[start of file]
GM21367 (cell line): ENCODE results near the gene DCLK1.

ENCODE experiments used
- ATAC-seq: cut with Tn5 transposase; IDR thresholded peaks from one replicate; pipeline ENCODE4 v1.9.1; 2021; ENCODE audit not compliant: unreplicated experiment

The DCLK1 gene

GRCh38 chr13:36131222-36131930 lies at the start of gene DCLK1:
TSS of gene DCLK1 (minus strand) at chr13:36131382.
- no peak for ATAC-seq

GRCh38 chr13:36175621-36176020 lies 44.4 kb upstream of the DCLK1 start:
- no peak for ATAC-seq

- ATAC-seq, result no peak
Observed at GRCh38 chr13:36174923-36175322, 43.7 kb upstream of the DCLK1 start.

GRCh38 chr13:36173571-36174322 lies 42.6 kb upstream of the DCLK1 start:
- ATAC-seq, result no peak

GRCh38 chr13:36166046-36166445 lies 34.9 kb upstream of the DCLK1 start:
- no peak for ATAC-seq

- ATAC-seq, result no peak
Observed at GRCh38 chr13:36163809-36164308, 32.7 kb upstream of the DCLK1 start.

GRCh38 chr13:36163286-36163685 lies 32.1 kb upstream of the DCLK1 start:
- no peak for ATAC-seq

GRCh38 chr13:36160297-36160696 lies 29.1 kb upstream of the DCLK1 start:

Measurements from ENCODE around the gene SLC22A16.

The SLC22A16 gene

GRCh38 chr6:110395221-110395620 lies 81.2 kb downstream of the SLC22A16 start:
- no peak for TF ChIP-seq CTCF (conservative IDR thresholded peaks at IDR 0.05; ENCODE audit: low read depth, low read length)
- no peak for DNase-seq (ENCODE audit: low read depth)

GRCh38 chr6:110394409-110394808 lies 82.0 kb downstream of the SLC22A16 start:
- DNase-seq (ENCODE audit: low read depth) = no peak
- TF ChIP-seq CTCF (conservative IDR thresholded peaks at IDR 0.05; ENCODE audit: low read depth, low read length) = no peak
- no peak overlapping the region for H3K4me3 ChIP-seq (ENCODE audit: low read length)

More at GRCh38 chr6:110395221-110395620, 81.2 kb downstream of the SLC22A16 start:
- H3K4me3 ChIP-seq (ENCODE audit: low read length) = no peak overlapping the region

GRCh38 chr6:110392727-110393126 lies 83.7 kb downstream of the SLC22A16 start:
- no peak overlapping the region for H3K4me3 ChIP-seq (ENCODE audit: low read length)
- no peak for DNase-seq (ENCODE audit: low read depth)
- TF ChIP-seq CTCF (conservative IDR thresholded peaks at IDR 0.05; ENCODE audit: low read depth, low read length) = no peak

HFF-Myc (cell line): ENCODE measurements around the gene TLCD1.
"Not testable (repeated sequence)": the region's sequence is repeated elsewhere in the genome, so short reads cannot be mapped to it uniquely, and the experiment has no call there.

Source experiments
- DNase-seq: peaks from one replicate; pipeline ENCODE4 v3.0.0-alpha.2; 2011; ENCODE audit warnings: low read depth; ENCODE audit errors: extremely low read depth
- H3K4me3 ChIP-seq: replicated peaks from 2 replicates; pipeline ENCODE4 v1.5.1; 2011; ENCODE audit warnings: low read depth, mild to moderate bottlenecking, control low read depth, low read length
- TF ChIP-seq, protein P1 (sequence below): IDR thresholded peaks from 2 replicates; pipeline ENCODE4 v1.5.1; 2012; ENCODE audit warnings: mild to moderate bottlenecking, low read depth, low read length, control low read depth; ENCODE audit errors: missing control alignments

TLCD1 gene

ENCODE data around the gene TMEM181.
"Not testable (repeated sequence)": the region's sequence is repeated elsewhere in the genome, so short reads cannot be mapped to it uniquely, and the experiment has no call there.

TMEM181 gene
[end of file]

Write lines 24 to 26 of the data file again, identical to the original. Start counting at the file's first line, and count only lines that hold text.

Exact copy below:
- no peak for TF ChIP-seq CTCF (conservative IDR thresholded peaks at IDR 0.05; ENCODE audit: low read depth, low read length)
- no peak for DNase-seq (ENCODE audit: low read depth)

GRCh38 chr6:110394409-110394808 lies 82.0 kb downstream of the SLC22A16 start: